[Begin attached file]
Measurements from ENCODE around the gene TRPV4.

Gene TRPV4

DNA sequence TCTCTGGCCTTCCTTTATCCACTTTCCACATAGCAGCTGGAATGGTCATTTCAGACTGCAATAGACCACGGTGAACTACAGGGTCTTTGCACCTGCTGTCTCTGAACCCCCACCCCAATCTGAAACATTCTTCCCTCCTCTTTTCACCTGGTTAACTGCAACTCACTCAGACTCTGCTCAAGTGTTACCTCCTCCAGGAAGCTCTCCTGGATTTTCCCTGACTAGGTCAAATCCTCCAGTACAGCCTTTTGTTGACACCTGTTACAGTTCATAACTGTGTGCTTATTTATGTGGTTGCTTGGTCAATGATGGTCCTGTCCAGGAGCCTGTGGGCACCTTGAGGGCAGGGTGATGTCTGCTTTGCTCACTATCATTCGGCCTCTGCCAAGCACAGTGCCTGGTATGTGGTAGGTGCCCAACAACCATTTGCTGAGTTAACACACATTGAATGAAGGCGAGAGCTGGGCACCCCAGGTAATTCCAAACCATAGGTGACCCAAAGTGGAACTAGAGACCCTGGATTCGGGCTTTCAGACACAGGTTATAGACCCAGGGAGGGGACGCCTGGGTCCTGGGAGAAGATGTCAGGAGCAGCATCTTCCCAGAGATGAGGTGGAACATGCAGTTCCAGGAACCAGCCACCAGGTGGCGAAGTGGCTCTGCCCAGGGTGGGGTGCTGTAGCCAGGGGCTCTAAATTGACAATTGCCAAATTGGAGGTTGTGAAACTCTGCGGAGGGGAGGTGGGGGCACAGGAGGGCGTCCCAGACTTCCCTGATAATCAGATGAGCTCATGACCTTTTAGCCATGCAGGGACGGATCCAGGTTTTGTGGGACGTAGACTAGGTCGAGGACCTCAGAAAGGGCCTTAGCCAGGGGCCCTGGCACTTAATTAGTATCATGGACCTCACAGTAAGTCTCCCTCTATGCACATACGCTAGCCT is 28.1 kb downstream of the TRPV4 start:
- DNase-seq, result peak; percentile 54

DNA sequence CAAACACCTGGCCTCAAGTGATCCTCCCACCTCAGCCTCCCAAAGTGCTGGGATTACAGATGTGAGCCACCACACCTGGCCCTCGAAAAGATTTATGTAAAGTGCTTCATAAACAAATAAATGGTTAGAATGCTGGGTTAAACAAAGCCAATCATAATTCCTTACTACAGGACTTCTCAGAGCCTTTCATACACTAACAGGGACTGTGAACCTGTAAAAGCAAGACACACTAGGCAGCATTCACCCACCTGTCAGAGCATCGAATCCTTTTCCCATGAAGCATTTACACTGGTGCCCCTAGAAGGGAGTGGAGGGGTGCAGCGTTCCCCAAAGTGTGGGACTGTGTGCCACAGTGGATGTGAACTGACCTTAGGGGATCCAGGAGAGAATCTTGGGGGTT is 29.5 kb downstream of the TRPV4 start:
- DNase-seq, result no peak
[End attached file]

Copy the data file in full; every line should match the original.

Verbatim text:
Measurements from ENCODE around the gene TRPV4.

Gene TRPV4

DNA sequence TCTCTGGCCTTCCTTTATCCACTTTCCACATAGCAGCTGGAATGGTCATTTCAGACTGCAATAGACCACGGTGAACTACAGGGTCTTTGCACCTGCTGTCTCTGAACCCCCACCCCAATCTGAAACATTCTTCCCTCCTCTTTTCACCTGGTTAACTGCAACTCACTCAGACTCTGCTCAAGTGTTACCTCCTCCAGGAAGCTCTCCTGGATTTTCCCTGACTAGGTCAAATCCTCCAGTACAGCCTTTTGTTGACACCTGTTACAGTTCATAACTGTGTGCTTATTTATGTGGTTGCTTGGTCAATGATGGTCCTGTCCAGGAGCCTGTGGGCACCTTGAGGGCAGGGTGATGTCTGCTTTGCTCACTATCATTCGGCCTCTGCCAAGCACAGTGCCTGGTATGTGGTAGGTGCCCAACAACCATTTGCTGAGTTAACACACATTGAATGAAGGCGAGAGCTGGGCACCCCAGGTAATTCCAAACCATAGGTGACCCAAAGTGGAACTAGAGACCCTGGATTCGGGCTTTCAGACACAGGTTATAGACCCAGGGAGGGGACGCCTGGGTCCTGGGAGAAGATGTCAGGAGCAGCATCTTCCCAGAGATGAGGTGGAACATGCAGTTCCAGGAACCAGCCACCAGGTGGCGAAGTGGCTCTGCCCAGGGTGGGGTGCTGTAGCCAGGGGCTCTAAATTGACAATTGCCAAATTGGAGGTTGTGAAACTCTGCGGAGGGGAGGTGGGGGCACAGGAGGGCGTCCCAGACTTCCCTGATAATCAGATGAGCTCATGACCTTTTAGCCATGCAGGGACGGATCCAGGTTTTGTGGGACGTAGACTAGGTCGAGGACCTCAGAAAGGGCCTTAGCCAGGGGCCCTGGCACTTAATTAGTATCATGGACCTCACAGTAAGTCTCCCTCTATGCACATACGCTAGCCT is 28.1 kb downstream of the TRPV4 start:
- DNase-seq, result peak; percentile 54

DNA sequence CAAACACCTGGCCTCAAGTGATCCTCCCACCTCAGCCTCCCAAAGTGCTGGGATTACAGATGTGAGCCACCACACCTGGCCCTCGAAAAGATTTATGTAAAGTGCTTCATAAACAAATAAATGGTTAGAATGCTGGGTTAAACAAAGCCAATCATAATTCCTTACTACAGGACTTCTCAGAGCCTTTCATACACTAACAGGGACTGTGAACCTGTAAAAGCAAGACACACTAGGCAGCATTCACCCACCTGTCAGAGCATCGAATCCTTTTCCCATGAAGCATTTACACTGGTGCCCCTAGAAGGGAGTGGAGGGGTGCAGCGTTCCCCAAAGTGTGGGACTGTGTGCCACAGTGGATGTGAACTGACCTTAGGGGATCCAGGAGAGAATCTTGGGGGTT is 29.5 kb downstream of the TRPV4 start:
- DNase-seq, result no peak